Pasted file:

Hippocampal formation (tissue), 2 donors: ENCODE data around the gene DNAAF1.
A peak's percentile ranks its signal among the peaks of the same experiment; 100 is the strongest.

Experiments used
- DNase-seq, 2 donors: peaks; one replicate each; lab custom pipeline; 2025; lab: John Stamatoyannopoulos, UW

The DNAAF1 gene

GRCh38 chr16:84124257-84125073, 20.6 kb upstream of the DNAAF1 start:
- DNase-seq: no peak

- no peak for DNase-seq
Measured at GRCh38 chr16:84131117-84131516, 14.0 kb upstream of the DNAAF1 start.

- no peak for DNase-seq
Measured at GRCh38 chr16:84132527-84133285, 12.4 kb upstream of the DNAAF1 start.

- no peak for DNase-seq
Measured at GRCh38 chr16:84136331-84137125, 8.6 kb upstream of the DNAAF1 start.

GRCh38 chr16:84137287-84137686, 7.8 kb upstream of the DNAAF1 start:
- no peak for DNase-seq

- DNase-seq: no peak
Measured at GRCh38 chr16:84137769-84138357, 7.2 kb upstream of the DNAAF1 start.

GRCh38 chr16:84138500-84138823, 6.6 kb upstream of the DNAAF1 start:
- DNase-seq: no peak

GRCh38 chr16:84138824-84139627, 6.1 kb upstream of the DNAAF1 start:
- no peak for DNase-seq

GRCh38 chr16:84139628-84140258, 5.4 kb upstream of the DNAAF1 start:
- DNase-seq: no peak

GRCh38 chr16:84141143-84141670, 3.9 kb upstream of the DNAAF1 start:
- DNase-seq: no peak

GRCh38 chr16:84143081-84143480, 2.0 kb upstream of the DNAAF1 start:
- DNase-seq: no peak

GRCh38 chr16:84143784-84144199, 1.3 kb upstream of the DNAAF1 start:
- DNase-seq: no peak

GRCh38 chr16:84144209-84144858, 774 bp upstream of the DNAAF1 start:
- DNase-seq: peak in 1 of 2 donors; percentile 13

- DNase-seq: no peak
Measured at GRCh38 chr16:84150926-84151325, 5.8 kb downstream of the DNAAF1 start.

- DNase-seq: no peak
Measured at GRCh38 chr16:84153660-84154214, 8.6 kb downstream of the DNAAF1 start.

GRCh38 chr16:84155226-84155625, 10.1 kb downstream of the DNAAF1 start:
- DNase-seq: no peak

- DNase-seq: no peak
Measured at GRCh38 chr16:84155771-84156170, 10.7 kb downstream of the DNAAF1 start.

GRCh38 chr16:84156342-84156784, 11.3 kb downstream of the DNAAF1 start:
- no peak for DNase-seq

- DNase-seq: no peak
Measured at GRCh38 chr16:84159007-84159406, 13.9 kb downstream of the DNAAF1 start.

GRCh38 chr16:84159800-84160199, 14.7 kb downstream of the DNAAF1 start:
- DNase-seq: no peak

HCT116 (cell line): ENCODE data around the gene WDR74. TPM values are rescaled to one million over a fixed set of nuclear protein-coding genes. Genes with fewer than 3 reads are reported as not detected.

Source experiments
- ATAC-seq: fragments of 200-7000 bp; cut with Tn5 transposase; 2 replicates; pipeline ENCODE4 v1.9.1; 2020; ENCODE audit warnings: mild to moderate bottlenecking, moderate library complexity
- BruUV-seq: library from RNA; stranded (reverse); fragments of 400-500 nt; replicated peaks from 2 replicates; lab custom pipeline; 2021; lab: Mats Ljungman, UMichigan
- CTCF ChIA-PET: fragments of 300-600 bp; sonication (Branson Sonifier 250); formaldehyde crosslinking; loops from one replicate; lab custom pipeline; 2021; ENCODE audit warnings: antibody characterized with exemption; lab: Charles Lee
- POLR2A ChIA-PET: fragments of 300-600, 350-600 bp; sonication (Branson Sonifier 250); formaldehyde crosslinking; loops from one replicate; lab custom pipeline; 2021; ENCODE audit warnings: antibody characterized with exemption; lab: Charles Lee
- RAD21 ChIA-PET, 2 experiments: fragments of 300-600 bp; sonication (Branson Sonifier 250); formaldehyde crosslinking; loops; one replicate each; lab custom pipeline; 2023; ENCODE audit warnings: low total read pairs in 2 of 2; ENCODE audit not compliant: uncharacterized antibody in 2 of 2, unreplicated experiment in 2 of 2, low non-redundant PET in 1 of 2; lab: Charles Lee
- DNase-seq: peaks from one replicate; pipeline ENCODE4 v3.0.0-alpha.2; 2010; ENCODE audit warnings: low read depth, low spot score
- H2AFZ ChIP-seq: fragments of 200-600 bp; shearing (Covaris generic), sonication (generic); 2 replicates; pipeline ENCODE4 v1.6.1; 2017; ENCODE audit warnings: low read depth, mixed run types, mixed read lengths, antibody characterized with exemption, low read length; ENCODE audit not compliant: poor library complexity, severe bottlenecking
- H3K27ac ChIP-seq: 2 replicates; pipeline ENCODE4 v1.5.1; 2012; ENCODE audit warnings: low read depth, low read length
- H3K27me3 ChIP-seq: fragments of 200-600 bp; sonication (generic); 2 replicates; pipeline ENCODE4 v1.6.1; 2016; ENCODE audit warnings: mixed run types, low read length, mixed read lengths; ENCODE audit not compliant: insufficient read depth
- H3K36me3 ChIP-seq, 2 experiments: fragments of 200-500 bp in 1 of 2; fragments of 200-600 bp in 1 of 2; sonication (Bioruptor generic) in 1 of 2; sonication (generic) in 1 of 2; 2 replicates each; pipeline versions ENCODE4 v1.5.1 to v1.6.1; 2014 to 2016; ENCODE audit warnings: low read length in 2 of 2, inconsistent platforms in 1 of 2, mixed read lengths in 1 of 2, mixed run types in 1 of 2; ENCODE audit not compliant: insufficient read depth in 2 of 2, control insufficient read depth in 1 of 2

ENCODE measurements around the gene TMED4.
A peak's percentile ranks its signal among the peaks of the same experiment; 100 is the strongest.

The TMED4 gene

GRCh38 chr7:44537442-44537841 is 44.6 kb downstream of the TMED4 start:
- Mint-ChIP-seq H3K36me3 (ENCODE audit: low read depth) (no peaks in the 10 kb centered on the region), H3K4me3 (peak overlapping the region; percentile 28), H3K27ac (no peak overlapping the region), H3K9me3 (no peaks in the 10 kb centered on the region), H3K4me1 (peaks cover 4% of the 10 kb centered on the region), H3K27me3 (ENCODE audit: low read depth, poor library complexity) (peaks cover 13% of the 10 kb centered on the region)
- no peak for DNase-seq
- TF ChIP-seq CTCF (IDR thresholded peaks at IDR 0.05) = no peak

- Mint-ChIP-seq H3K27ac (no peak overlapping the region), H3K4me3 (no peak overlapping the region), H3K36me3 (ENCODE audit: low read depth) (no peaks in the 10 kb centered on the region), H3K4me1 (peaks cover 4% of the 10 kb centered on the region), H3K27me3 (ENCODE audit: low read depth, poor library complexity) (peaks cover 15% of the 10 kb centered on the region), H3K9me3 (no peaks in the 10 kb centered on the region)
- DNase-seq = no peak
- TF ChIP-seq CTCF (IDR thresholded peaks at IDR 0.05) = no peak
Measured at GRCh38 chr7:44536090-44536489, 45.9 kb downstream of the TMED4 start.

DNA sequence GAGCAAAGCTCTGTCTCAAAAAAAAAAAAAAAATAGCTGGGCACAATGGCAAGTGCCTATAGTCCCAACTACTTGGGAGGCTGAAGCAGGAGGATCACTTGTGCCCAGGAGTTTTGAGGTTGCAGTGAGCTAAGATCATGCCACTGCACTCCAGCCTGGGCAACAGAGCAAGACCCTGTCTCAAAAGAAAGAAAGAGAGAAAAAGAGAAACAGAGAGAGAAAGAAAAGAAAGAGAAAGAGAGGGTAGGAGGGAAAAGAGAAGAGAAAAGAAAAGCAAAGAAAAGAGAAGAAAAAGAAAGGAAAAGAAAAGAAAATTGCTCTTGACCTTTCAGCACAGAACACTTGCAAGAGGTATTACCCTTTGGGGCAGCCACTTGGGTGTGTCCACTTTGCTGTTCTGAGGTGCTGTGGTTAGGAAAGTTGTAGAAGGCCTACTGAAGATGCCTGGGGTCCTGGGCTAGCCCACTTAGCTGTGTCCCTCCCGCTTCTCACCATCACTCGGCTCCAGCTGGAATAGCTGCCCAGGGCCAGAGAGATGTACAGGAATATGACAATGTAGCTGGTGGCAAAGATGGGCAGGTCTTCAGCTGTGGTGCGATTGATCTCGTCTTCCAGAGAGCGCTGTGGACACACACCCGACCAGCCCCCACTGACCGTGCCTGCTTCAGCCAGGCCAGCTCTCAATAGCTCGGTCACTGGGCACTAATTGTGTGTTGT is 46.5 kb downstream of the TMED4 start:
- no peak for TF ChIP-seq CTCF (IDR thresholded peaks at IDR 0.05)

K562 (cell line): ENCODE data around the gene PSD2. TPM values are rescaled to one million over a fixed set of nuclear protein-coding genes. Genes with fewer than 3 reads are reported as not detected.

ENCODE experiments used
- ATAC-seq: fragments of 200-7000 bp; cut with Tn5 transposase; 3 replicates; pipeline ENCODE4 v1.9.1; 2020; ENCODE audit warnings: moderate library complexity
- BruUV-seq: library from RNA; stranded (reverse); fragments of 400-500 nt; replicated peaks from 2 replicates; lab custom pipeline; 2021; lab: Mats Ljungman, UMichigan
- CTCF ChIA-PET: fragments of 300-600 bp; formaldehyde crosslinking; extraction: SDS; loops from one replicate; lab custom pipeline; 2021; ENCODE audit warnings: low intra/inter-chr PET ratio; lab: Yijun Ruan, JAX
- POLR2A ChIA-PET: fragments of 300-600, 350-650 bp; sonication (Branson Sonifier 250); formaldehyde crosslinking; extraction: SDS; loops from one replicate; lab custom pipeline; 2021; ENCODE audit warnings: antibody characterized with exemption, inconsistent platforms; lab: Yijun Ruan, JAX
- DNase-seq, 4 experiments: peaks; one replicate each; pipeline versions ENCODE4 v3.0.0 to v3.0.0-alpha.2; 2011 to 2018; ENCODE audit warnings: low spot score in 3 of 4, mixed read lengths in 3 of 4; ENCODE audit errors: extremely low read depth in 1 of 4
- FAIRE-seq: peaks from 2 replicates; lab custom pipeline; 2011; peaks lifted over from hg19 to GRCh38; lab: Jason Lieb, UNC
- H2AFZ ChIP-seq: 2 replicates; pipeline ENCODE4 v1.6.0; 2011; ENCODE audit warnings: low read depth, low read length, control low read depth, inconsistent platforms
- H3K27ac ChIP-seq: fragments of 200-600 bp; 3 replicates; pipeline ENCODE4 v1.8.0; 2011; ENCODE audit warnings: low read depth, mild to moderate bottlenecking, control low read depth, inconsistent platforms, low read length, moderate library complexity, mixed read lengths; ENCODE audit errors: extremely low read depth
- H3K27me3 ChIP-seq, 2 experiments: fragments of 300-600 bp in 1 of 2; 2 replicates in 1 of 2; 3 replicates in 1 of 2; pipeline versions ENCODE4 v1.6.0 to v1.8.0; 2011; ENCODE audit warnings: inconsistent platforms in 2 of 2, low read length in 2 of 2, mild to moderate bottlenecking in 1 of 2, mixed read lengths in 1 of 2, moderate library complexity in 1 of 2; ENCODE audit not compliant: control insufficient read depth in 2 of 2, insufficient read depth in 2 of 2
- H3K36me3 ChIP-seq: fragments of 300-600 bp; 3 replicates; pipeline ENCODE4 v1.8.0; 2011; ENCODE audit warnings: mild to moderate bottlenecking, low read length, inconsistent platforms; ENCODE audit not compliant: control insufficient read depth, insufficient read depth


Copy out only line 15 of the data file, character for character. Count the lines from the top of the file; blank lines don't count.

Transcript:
- no peak for DNase-seq